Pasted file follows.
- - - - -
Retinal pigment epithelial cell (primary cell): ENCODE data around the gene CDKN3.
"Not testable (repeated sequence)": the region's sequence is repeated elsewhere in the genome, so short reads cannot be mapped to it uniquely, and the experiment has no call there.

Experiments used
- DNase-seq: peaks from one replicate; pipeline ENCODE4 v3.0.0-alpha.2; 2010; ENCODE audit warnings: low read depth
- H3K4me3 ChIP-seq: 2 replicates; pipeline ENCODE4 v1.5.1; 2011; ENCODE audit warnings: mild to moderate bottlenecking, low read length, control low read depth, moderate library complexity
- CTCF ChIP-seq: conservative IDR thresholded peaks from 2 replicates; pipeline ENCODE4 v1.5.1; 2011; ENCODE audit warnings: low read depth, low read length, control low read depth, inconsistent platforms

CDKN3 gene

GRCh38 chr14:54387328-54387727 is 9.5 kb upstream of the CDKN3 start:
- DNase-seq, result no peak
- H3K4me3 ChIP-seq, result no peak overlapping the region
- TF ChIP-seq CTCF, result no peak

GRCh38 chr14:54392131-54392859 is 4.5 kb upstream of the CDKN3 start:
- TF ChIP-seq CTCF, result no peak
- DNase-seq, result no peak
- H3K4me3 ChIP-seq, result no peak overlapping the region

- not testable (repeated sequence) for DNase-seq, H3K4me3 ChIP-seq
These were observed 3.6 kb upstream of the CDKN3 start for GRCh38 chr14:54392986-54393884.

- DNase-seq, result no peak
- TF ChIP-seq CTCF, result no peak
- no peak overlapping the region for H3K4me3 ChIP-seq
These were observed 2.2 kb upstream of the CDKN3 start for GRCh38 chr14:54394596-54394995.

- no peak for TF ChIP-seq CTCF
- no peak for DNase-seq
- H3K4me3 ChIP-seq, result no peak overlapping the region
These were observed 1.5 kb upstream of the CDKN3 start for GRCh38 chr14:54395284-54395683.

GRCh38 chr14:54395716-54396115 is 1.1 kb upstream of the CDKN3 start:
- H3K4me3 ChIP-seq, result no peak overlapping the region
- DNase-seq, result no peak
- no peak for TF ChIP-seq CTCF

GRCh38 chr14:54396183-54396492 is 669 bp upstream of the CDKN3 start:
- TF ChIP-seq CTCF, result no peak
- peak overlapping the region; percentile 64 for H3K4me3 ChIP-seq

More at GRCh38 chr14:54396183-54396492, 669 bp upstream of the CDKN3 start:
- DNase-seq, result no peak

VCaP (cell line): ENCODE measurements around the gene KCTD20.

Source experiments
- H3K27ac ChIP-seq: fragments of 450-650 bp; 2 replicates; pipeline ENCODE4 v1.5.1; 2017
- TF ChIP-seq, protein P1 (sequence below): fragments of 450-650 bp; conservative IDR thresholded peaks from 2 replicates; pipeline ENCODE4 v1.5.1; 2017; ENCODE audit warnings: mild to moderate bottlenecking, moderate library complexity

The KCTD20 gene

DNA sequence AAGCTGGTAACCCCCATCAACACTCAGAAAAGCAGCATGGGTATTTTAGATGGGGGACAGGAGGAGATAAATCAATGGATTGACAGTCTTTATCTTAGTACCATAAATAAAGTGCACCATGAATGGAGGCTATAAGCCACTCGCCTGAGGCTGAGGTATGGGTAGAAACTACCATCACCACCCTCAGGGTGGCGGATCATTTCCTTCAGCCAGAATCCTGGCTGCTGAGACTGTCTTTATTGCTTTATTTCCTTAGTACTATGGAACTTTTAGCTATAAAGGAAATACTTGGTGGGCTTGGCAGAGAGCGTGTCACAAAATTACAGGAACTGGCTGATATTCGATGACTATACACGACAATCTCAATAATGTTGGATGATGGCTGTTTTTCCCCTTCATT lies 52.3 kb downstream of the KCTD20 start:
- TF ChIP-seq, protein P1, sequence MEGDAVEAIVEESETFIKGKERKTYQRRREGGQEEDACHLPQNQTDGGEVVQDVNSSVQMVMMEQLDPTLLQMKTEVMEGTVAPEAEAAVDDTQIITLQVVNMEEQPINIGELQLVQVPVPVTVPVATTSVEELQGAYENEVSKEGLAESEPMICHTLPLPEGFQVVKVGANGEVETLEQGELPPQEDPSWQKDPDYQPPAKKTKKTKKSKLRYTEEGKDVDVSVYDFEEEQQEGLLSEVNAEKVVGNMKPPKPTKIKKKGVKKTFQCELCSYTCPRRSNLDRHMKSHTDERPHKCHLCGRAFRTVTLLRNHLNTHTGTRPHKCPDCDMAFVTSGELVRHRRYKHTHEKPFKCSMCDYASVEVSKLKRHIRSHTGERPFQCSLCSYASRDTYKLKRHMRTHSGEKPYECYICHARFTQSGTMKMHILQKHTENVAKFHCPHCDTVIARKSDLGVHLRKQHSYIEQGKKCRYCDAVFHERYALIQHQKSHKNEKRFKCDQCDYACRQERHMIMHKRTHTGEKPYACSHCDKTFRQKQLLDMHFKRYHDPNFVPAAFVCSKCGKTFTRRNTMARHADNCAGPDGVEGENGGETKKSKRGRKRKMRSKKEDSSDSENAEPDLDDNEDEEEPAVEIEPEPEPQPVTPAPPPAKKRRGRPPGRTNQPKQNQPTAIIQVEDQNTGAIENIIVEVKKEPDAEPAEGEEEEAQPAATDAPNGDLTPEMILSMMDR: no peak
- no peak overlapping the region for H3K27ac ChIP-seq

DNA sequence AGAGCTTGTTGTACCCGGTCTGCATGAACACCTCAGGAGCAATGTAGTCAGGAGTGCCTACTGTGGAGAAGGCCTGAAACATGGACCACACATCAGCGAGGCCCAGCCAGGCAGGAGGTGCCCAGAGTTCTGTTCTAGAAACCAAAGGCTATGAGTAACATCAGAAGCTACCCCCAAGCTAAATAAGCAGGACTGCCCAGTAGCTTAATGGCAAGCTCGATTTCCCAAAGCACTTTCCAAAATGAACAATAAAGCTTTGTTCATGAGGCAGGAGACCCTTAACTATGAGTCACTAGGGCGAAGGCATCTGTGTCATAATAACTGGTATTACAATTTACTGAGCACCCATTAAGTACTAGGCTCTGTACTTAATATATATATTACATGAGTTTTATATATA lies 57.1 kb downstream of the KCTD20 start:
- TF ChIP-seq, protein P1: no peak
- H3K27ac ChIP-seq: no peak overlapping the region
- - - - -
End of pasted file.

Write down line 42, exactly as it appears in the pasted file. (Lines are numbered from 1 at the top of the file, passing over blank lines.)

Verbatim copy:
- no peak overlapping the region for H3K27ac ChIP-seq